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If you are only thinking about yourself and what you want without giving much care to what the other person is wanting, you are bound to wind up without a solution. The other person may get frustrated and give up if they see you are unwilling to meet them halfway or care little for what they want.

When you collaborate, you are working together to help each other get what is most important to you. The other upside to negotiating with a sense of teamwork and collaboration is that it helps create a sense of trust, which, in turn, helps provide positive energy for working to a successful conclusion.

5. Problem Solving

Problem-solving is another key negotiation skill. When you are working with the other person to get the deal done many times you’ll face new challenges along the way.

Maybe you want a new vendor to provide training on the software they are selling you but they say it’s going to cost an additional $20,000 to provide this service. If you don’t have the additional $20,000 in the budget to spend on the software but you feel the training is critical, how are you going to solve that problem?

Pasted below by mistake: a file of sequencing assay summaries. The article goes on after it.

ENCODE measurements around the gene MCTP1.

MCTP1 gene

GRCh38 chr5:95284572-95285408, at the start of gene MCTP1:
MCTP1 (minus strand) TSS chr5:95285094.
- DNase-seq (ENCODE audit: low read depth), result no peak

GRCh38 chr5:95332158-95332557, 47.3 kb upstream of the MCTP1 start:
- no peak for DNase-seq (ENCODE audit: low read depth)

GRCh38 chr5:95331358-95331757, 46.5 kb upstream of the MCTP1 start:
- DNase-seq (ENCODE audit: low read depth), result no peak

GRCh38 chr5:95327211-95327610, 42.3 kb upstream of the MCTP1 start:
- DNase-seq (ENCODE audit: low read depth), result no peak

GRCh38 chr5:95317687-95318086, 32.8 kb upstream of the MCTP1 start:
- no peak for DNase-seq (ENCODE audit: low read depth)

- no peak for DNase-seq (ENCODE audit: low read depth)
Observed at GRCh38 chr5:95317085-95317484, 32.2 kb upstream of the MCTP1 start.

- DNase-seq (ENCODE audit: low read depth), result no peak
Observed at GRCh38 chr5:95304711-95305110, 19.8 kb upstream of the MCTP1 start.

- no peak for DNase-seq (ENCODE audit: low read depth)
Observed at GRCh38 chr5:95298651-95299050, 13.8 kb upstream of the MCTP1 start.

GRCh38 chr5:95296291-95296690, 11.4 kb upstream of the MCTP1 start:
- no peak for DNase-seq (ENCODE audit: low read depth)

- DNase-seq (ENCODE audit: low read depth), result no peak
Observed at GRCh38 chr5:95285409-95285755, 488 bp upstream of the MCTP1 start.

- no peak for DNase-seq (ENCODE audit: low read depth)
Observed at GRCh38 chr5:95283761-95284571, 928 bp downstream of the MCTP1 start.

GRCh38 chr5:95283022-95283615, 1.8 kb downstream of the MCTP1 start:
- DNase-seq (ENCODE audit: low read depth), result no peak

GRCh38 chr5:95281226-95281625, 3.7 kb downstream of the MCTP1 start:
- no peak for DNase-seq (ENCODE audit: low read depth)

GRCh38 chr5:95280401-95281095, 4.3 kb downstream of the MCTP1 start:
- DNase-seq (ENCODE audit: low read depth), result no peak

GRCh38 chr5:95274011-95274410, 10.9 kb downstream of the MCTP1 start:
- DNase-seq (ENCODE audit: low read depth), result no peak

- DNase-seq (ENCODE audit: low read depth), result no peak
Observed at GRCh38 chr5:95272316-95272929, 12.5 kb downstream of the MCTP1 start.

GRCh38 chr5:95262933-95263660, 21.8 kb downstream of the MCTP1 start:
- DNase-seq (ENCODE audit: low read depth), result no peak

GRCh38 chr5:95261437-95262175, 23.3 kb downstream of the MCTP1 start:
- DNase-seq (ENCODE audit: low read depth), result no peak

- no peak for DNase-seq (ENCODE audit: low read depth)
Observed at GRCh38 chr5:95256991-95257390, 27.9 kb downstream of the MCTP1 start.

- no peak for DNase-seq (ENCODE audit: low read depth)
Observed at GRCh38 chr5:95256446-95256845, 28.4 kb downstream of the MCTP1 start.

From what I’ve seen, most vendors aren’t willing to provide additional services without getting paid for them. This is where problem-solving skills will help continue the discussions. You might suggest to the vendor that your company will also be looking to replace their financial software next year, and you’d be happy to ensure they get one of the first seats at the table when the time comes if they could perhaps lower the pricing on their training.

There’s a solution to most challenges, but it takes problem-solving skills to work through them effectively.

6. Decision-Making Ability

Finally, having strong decision-making ability will help you seal the deal when you get to a place where everyone feels like they are getting what works for them. Each step of the way you can cross off the list when you get what you are looking for and decide to move onto the next item. Then, once you have all of your must-have boxes checked and the other side feels good about things, it’s time to shake hands and sign on the dotted line. Powerful decision-making ability will help you get to the finish line together.

Conclusion

There you have it, 6 effective negotiation skills to master to lead a more fulfilling life. Once we realize that we negotiate in one form or another almost every day in every phase of our lives, we realize how critical a skill it is.

Possessing strong negotiation skills will help you in nearly every one of your relationships at both the workplace and in your personal life. If you feel your arbitration tools could use some sharpening, try some of the 6 effective negotiation skills to master that we’ve talked about.

More Tips to Improve Your Negotiation Skills

Featured photo credit: Windows via unsplash.com